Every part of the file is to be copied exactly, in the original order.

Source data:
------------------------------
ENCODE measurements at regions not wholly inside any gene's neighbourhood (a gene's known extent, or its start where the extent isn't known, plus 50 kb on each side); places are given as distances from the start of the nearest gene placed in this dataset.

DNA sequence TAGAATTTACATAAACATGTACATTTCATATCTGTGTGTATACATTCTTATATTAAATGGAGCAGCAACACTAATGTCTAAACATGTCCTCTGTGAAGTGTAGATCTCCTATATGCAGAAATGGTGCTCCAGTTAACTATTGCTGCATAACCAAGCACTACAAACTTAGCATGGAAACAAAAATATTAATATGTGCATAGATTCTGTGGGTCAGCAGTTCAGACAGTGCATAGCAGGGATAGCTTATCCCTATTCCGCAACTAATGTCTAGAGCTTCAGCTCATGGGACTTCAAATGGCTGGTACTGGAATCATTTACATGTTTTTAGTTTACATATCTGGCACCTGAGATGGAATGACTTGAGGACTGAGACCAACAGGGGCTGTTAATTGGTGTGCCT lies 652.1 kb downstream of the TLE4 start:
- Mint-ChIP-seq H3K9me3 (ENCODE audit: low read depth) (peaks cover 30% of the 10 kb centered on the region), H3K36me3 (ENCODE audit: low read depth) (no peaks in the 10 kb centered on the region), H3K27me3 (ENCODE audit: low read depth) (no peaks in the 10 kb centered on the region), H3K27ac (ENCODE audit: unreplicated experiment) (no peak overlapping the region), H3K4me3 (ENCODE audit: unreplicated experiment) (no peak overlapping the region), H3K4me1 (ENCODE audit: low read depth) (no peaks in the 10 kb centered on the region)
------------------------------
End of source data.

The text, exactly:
ENCODE measurements at regions not wholly inside any gene's neighbourhood (a gene's known extent, or its start where the extent isn't known, plus 50 kb on each side); places are given as distances from the start of the nearest gene placed in this dataset.

DNA sequence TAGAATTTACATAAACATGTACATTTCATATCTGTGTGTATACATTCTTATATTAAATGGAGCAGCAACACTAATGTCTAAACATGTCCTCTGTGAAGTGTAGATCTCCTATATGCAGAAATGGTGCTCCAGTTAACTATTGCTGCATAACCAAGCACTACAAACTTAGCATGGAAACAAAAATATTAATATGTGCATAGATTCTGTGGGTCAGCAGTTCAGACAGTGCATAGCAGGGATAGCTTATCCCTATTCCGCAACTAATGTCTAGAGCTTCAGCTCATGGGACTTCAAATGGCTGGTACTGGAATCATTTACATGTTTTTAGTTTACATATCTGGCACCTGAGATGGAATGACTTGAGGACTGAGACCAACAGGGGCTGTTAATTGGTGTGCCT lies 652.1 kb downstream of the TLE4 start:
- Mint-ChIP-seq H3K9me3 (ENCODE audit: low read depth) (peaks cover 30% of the 10 kb centered on the region), H3K36me3 (ENCODE audit: low read depth) (no peaks in the 10 kb centered on the region), H3K27me3 (ENCODE audit: low read depth) (no peaks in the 10 kb centered on the region), H3K27ac (ENCODE audit: unreplicated experiment) (no peak overlapping the region), H3K4me3 (ENCODE audit: unreplicated experiment) (no peak overlapping the region), H3K4me1 (ENCODE audit: low read depth) (no peaks in the 10 kb centered on the region)